- "My husband and I both grew up in quite poor families, but we are now reasonably successful in property development. A typical story: my husband buys a block of land to build townhouses on. Council advise us to go and consult the local iwi to smooth the process of getting Resource Consent. An appointment is made. Husband and business partner turn up for the meeting?..They eventually wander in, and advise that their fee is $135 each per hour! Their 'secretary' arrives three-quarters of the way through the meeting and her fee is also $135 per hour for the entire duration of the meeting! Money handed over. If we did not go through this farce, the Resource Consent for our development would be much harder. The upshot of our tale is that in about 18 months when we wind all of our affairs up we will head to Australia? We've had enough and just want to have a happy life. We have a daughter in Med School in Auckland, and I am trying my hardest to get her to begin her professional life in Australia also."
- And a depressing article by Coran Lill in the National Business Review of 5 March 2004 catalogues a whole series of areas where consultation with iwi is required - in university research, in health research, and in road construction. The article notes that, to get approval to change the road boundaries around the Greenlane motorway interchange in Auckland, Transit consulted the Hauraki Maori Trust Board, Ngati Whatua O Orakei Maori Trust Board, Ngati Paoa Whanau Trust Board, Huakina Development Trust, Auckland City Council, Auckland Regional Council, the Geological Society of New Zealand, and the New Zealand Historic Places Trust. No wonder we have traffic congestion in Auckland!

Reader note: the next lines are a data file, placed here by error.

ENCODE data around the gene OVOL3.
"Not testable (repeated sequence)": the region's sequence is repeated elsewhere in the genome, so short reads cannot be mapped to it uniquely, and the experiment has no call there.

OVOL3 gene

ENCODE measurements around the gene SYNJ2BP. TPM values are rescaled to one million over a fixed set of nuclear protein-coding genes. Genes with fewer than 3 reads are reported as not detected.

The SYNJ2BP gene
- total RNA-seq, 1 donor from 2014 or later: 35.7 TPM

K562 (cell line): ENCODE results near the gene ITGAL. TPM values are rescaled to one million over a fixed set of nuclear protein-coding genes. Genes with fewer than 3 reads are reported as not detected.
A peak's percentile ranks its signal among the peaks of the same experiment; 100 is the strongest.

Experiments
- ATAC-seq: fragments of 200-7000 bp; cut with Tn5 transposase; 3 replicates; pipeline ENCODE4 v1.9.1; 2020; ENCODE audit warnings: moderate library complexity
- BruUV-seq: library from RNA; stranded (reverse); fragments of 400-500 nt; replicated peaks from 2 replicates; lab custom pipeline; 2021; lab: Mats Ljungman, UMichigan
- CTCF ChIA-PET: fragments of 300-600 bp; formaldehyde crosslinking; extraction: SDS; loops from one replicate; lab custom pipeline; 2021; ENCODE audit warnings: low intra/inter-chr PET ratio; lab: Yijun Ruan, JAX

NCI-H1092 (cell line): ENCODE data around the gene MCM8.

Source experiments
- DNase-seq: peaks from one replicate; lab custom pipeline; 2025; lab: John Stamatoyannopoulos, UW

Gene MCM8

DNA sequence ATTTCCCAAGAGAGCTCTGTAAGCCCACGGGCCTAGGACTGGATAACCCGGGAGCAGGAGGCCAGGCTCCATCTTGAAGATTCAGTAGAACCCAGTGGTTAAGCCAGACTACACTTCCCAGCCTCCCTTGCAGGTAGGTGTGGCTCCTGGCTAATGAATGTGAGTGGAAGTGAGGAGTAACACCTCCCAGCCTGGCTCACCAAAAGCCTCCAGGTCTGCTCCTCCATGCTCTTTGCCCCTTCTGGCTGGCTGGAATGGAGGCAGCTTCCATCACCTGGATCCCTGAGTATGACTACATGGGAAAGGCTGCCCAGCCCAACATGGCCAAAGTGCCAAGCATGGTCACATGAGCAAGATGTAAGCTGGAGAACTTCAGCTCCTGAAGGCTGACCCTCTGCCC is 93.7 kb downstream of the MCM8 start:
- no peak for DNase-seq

Fortunately, there are many Maori who are deeply uneasy about this situation also. This discussion is not between Maori on the one side and other New Zealanders on the other. There are Maori and non-Maori on both sides of the debate. I received one very moving letter strongly supporting the views I expressed in my Orewa speech, and the last paragraph read: "For the record, I am Maori (Nga Puhi from Mum and Raukawa from Dad). This is one thing I claim no merit for. I had nothing to do with it. It simply describes my parentage. I am not ashamed to be Maori but I am seriously concerned that tribalism has stolen the minds of so many Maori, mainly via the learning institutions in New Zealand."
The next National Government will be committed to assisting all New Zealanders who need help, regardless of race.